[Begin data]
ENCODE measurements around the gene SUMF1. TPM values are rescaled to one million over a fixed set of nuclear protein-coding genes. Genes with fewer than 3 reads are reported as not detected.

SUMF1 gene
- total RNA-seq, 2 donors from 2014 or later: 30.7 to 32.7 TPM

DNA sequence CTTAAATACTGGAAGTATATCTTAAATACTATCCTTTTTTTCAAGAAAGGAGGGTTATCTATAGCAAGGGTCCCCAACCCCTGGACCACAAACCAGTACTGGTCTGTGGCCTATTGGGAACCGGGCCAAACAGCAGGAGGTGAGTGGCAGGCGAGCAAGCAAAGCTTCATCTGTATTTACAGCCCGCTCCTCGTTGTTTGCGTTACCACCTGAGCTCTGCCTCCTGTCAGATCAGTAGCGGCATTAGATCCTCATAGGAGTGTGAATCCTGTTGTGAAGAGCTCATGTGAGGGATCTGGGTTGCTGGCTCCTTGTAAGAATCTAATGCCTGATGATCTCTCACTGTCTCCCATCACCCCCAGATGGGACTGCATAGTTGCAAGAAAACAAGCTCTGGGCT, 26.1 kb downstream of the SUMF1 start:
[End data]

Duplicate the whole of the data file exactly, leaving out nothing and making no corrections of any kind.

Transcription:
ENCODE measurements around the gene SUMF1. TPM values are rescaled to one million over a fixed set of nuclear protein-coding genes. Genes with fewer than 3 reads are reported as not detected.

SUMF1 gene
- total RNA-seq, 2 donors from 2014 or later: 30.7 to 32.7 TPM

DNA sequence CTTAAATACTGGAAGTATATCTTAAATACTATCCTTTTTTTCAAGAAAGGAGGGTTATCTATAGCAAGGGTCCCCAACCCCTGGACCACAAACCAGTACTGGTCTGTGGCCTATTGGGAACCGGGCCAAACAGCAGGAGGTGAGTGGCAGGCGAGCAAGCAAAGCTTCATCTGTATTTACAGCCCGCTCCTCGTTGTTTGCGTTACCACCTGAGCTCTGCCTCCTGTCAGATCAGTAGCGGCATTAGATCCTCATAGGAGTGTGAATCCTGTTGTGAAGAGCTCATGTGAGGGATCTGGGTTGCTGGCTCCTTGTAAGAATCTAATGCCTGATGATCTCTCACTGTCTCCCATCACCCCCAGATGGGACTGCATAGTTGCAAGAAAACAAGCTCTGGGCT, 26.1 kb downstream of the SUMF1 start: